Are you a business owner or hiring manager? If so, have you ever wondered what an applicant who’s a transitioning or former educator might bring to your organization?
I’ve worked for several years with adults who transition from business to teaching – for a variety of reasons, usually, to ‘make a difference.’
But what about teachers who make the move from education to the business world? I call it Ed2B. As I consider my next professional transition and update my LinkedIn profile, I find myself exploring this topic and wondering what the business community might look for if I sought a position outside Education?
What relevant skills make educators marketable in business?
After twenty years in Education, I’d say it depends, because I’ve seen the good, the bad, and the ugly in many classrooms.
Effective educators possess a myriad of skills that readily translate to business, making them excellent candidates for the position a business owner/hiring manager needs to fill (or create).
Things to look for/ask about:
Managing: High school teachers manage 6 – 7 groups (work teams) and 150 – 300 personalities a day, adjusting hourly to group norms and behaviors. For some educators, effective classroom management drives successful team management; this skill is one they’d like to develop further in business. For others, classroom management may be a strength, but managing others may not be a skill the educator wishes to develop further. I fall into this category. For still others, classroom management is a weakness and is sometimes the reason a teacher leaves the classroom. Imagine having 25 – 50 children/teenagers in a room and chaos is the norm? Not so good. Unfortunately, happens frequently.
Training: Educators are responsible for identifying needs, designing and implementing appropriate learning experiences, monitoring outcomes, and adjusting next learning based on those outcomes. If done well, learning experiences are timely, engaging, and meaningful to participants. Admittedly, not all educators have mastered these three principles, but when they have, their trainees (i.e. students) are demonstrating understanding and moving forward. Isn’t this the goal for your employees participating in staff development?
Data: Educators are increasingly required to collect and analyze formative and summative data, which may be qualitative or quantitative. Interpreting data, identifying trends, and forecasting are skills you could expect from a transitioning educator. Note: an educator’s degree of data use/level of understanding will vary widely.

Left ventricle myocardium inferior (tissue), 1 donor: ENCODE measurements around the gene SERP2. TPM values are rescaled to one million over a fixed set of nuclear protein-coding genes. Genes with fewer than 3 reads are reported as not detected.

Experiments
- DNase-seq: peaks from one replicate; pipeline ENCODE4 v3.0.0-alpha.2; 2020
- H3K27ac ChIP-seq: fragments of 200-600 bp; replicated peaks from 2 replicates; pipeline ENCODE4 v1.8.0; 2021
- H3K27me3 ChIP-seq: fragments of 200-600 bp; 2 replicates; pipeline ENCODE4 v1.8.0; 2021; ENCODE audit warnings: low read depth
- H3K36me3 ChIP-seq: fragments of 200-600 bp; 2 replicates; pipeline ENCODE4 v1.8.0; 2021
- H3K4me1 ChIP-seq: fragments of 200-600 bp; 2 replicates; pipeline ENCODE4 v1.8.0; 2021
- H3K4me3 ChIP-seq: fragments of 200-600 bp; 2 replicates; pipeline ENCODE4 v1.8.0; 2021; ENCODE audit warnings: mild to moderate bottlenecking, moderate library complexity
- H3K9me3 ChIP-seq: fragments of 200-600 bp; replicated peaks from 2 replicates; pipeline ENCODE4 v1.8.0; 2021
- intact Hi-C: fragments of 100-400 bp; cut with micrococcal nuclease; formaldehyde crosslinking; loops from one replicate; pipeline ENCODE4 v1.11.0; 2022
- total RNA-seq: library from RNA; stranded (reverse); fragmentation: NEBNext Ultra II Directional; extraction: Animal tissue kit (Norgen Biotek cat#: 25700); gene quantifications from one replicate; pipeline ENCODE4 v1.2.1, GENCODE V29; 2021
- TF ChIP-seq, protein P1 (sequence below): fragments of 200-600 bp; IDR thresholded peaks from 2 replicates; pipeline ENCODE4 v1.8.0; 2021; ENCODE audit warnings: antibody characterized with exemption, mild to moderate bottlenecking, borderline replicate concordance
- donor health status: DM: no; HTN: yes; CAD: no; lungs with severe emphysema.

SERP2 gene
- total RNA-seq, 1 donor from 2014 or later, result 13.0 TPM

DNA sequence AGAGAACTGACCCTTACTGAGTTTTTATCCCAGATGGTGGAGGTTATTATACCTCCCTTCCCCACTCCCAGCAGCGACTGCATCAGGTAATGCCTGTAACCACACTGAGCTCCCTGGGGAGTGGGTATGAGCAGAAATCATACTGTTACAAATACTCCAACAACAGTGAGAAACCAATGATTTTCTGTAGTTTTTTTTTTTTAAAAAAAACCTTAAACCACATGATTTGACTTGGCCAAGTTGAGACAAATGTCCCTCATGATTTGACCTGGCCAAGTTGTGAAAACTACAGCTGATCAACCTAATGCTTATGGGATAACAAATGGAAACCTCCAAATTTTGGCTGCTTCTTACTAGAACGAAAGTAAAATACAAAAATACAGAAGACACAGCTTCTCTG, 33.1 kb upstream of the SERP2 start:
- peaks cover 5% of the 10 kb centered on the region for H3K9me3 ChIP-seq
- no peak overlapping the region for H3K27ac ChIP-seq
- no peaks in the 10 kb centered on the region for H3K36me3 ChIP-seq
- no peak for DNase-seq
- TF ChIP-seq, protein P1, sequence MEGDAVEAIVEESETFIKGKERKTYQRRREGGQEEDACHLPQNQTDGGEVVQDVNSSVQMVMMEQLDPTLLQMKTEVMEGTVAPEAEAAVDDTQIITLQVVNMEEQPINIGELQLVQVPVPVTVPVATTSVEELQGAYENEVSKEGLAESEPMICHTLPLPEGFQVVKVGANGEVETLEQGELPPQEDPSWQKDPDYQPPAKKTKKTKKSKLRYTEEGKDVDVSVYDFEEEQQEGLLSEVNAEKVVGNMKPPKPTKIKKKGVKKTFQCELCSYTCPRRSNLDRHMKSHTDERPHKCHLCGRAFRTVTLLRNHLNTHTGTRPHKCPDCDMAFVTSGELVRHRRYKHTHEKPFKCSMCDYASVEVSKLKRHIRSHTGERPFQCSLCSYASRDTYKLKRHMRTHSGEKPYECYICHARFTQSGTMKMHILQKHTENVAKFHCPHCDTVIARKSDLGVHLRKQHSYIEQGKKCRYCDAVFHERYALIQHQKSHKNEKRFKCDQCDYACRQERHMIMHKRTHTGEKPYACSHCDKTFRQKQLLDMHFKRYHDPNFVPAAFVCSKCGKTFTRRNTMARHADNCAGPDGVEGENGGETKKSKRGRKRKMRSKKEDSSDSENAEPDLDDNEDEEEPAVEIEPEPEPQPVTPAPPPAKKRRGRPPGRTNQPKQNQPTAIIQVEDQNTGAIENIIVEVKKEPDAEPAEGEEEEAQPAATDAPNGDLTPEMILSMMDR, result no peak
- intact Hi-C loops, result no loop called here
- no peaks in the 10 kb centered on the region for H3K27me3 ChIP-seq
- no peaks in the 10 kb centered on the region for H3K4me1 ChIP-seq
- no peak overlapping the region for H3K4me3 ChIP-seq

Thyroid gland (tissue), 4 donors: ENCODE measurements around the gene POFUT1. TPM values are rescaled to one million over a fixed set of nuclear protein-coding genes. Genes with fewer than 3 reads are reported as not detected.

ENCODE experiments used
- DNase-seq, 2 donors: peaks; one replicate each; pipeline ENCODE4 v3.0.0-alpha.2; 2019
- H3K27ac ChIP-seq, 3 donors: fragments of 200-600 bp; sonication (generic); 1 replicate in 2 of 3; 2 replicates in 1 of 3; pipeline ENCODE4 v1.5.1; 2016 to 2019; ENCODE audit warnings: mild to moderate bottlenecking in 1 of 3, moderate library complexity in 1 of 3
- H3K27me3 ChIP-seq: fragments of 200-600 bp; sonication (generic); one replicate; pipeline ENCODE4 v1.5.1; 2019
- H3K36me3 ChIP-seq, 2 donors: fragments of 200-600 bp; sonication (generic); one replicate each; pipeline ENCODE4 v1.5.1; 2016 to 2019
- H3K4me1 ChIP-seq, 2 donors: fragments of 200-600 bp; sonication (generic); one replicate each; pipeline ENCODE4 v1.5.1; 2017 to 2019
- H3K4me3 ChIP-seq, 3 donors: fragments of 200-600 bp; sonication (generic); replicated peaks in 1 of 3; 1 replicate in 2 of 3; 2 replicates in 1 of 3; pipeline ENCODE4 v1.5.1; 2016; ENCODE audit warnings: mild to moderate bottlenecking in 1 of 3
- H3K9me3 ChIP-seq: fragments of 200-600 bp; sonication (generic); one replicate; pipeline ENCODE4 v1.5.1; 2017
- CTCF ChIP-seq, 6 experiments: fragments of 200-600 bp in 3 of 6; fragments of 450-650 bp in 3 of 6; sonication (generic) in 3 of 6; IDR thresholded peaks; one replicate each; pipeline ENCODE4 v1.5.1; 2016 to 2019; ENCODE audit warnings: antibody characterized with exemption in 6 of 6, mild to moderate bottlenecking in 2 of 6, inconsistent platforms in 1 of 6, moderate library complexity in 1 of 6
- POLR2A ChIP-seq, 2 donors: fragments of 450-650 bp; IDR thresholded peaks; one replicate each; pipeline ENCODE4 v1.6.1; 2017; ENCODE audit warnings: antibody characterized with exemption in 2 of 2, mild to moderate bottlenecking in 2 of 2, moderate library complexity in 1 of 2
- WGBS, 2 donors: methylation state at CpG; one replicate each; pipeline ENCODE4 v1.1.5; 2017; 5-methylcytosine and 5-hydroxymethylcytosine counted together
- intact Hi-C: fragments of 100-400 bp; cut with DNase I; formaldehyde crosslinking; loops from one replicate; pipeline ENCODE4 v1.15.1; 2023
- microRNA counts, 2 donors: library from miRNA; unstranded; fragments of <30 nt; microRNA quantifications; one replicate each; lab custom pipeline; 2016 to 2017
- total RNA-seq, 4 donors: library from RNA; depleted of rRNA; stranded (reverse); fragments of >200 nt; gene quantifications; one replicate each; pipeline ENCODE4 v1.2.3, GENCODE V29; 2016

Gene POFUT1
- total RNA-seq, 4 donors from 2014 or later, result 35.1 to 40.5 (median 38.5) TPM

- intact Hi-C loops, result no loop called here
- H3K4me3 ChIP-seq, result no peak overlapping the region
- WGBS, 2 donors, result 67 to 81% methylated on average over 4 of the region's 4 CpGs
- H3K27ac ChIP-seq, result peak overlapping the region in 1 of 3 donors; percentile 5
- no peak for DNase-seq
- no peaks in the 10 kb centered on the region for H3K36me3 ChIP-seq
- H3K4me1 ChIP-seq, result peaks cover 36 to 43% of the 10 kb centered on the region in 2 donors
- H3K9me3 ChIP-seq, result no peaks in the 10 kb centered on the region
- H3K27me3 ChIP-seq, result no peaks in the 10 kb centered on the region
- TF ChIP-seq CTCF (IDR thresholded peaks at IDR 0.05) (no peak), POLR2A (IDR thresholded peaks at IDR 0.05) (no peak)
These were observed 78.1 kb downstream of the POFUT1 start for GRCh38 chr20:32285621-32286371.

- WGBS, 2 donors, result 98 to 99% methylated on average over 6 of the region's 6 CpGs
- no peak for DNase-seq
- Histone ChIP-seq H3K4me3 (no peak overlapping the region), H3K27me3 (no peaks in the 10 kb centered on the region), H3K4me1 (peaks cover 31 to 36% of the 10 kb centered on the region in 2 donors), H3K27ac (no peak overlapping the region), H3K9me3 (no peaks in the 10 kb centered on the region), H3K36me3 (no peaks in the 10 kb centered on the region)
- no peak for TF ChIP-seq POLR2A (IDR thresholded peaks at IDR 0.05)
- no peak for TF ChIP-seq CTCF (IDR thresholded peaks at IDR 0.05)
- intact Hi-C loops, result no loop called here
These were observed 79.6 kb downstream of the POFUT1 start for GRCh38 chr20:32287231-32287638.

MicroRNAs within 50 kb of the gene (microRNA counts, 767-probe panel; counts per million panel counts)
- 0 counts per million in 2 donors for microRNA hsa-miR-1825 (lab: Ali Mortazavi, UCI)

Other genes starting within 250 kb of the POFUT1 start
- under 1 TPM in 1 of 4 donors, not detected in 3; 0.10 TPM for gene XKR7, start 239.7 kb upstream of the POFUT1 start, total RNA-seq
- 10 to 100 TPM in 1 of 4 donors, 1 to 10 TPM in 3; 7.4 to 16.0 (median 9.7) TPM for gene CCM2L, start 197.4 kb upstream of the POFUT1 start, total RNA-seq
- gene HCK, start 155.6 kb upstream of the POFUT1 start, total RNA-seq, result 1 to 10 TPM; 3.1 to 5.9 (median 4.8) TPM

Time Management: Effective educators are also effective time managers. They set and meet deadlines.
Writing: From lesson plans to home/school and peer communication and anecdotal reports, effective educators compose and communicate professionally and succinctly.
Public Speaking: Some educators, though definitely not all(!), possess lively, engaging presentation skills (think: marketing). Surprisingly, this is not a general strength in classrooms, especially at the high school and college levels. Remember that monotone teacher/instructor you had back in the day? Luckily, we are not all that way. Need a candidate who can engage an audience? Ask him/her to provide a 60-second video clip or speak for 30 seconds on a topic.
Technology: Many educators utilize technology to enhance instruction. This may include social media, designing/planning programs, learning platforms, video sharing sites, or Web 2.0 professional communities. However… many do not. In my professional experience, technology use appears much more common in younger/newer teachers’ instruction or in Career & Technical classes and programs, but you can’t be sure. This old dog utilizes all the things mentioned in this post. 🙂 Ask a candidate what he or she uses and what his/her level of understanding is (a question my husband, a hiring manager, routinely asks). If invited back for a second round of interviews, perhaps ask a candidate to demonstrate his/her technology proficiency.
Collaboration: I kept this skill ’til the end on purpose. Though educators are increasingly expected to be collaborative, many are not. The old adage, “Let me go in my classroom and close the door” still holds true for many. Your degree of need for an employee to be collaborative may help you determine a candidate’s fit. Educators, particularly at the high school and college levels, are not – typically – overtly collaborative, unless they’ve worked in positions in which they were part of teams. There are always exceptions to the rule, of course. Also, elementary teachers seem inherently more collaborative, as they work in teams daily.
Interests: Thought not always apparent in an educator’s classroom/instruction, his or her interests may drive the next professional transition, particularly if the educator has been teaching a long while and ready to explore a different side of life. For example, though I’m a Literacy Educator, Reading Specialist, and Staff Developer by trade, my interests lie in travel, writing/blogging/reviewing, design, photography, vintage and antique items, and social media/community-brand development. How do those interests fit into a career transition? Given the right circumstances, I could see a number of possibilities!
Conversely, what if you are the transitioning/former educator? Which of these skills would you showcase? Are there skills I’ve left out that you’d include? Empathy comes to mind, though once again, I’ve seen it missing in colleagues. They didn’t stay in education for long….
Business owners/hiring managers, what other skills would you look for?